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StereoPi - DIY stereoscopic camera with Raspberry

For computer vision learners, drone and robot builders, AR/VR and 360 panorama experimenters. Open source hardware.

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Key features:
- Supports Raspberry Pi Compute Module 1 and 3 / 3 Lite
- Raspbian support out of the box
- Support two cameras
- Small size
- Open source

StereoPi is designed to be friendly tool for experiments and quick prototyping with all kind of video-related projects. It will definitely helps you to enjoy with:

- Making 3D photos or record stereoscopic video
- Experiment with 3D video livestream to 3D helmets like Oculus Go or Internet
- Build computer vision systems and work with OpenCV
- Make a robots with ROS onboard
- Prototyping 360 degree photo and video solutions
- Creating AR/VR project
- Livestream from your drone or robot in stereo mode or from two independent cameras

Some our experiments:

Front view:

Top view:
LegendInfo
ABoot mode jumper
B1st Camera CSI connector
CMicroUSB (for firmware upload)
DPower connector (5V DC)
EPower switch
FMicroSD
GEthernet RJ45
H2 x USB connectors
IHDMI out
J3rd USB connector pins
K2nd Camera CSI connector
LGPIO head
MSO-DIMM connector for Pi Compute

Specifications:

ParameterInfo
Dimensions:90x40 mm
Supported Pi:CM3, CM3 Lite, CM1
Camera:2 x CSI 15 lanes cable
GPIO:40 classic raspberry PI GPIO
USB:2 x USB type A, 1 USB on a pins
Ethernet:RJ45
Storage:Micro SD (for CM3 Lite)
Monitor:HDMI out
Power:5V DC

  • Factory prorotyes passed all tests

    Eugene12/25/2018 at 10:13 0 comments

    As we mentioned in our previous update, 3 weeks ago we started first step for preparing production at chosen factory. Now we are glad to inform you that first step is successfully complete!

    During these 3 weeks these things happened:

    • During first week factory started PCB manufacturing and begun components bought.
    • During second week components was mounted on equipment, which will be used for batch production. At this step all components were mounted except some connectors. We received some photos at this stage:
    Read more »

  • You from 3rd person view: StereoPi + Oculus Go

    Eugene12/25/2018 at 10:08 0 comments

    A friend of mine hosts a VR club and asked me if it’s possible to make a 3rd person view in a real life. Thus, we decided to conduct another experiment using our StereoPi (a stereoscopic camera with Raspberry Pi inside).

    Read more »

  • ROS: a simple depth map using StereoPi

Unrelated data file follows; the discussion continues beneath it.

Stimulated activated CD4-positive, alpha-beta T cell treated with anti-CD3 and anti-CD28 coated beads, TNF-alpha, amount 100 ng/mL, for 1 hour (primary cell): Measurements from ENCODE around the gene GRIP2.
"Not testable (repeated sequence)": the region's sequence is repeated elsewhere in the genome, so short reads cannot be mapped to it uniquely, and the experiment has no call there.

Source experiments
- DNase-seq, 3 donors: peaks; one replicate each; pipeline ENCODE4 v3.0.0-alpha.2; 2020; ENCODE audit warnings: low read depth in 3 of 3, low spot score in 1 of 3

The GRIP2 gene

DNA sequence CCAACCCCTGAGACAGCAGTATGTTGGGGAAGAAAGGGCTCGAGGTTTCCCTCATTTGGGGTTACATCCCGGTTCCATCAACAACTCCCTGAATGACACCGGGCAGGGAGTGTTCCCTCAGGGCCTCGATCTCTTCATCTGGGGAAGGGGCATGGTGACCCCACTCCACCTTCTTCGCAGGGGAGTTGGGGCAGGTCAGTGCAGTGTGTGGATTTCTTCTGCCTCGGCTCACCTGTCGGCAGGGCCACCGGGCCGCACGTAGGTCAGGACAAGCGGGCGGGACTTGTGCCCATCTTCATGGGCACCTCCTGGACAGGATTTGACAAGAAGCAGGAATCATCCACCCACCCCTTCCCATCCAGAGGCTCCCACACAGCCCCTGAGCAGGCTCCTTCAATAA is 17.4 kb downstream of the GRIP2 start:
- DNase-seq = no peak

Eugene12/25/2018 at 09:55 0 comments

    If you use ROS when creating robots, then you probably know that it supports utilization of stereo cameras. For example, you can create a depth map of the visible field of view, or make a point cloud. I began to wonder how easy it would be to use our StereoPi, a stereo camera with Raspberry Pi inside, in ROS. Earlier, I’d tested and confirmed that a depth map is easily built using OpenCV; but I had never tried ROS - and so, I decided to conduct this new experiment, and document my process of looking for the solution.

    Read more »

  • Stitching 360 panorama with StereoPi

    Eugene12/25/2018 at 09:33 1 comment

    In this article we will continue our experiments with the StereoPi stereoscopic camera based on the Raspberry Pi Compute Module. This time, we will create a 360 degree panoramic photo!

    Click on image for online panorama view

    Intro

    In our last experiments, we installed cameras side-by-side with parallel axes and worked with stereoscopic effect. Today, we will use an inverted approach: cameras pointed in opposite directions, but equipped with wide-angle fisheye optics, each with a 200 degree field of view.

    Let’s start at the end: here’s our resulting creation — basically, a panorama.

    Read more »

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Travis Collins wrote 2 days ago point

Love this project!

Can you describe the picture resolutions and frame rates you're using in the "3rd person view of yourself" demo? The Sony IMX 219 is an ~8M pixel camera - but I assume this raspberry Pi platform has a resolution capture limit much lower than 2x that. 

Can you share the Occulus Go real-time streaming source code?

  Are you sure? yes | no

michaelturner681 wrote 01/08/2019 at 11:39 point

Can you give us a clue as to when these boards would be available to buy? im currently doing a computer vision project for my final year at University in the UK and this board is exactly the kind of thing i could use as i wish to use stereo vision. My biggest issue is getting capable cameras to connect via usb as i haven't found any adaptor boards to go from the ribbon cable to usb ports of my single board computer.

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Eugene wrote 01/11/2019 at 14:28 point

At this moment we do final preparations for crowdfunding campaign start. In better case it will start next week, in worst case a bit later. I can estimate StereoPi availability time as February-March. Right now we have some prototypes from the first test batch (20 pcs), but they are several times more expensive because of a small batch quantity.